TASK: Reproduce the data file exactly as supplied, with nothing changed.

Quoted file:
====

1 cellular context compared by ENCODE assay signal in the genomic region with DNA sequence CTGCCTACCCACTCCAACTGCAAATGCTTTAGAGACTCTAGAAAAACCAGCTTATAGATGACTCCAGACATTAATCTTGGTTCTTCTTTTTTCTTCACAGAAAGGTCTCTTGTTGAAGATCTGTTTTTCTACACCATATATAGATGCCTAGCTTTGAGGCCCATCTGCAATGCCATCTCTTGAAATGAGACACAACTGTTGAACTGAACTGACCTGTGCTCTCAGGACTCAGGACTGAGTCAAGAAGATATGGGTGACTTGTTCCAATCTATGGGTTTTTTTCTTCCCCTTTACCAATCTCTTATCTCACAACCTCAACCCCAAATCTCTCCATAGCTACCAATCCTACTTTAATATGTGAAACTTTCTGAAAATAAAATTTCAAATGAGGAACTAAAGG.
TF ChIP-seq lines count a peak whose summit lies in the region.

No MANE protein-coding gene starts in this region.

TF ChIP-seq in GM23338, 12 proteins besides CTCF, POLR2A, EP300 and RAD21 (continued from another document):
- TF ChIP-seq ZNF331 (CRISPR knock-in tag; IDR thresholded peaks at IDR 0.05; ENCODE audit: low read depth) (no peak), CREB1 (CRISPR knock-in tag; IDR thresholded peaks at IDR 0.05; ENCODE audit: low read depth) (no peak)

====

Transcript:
1 cellular context compared by ENCODE assay signal in the genomic region with DNA sequence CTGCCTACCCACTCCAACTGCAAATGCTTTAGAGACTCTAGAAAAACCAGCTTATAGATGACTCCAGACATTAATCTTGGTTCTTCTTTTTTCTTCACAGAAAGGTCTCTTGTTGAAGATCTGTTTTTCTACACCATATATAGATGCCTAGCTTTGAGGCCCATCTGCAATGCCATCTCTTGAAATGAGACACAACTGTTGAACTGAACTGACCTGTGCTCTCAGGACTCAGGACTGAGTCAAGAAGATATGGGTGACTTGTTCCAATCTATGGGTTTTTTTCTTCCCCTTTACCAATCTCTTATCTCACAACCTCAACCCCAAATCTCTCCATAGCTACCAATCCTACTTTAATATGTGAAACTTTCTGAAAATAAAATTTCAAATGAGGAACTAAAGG.
TF ChIP-seq lines count a peak whose summit lies in the region.

No MANE protein-coding gene starts in this region.

TF ChIP-seq in GM23338, 12 proteins besides CTCF, POLR2A, EP300 and RAD21 (continued from another document):
- TF ChIP-seq ZNF331 (CRISPR knock-in tag; IDR thresholded peaks at IDR 0.05; ENCODE audit: low read depth) (no peak), CREB1 (CRISPR knock-in tag; IDR thresholded peaks at IDR 0.05; ENCODE audit: low read depth) (no peak)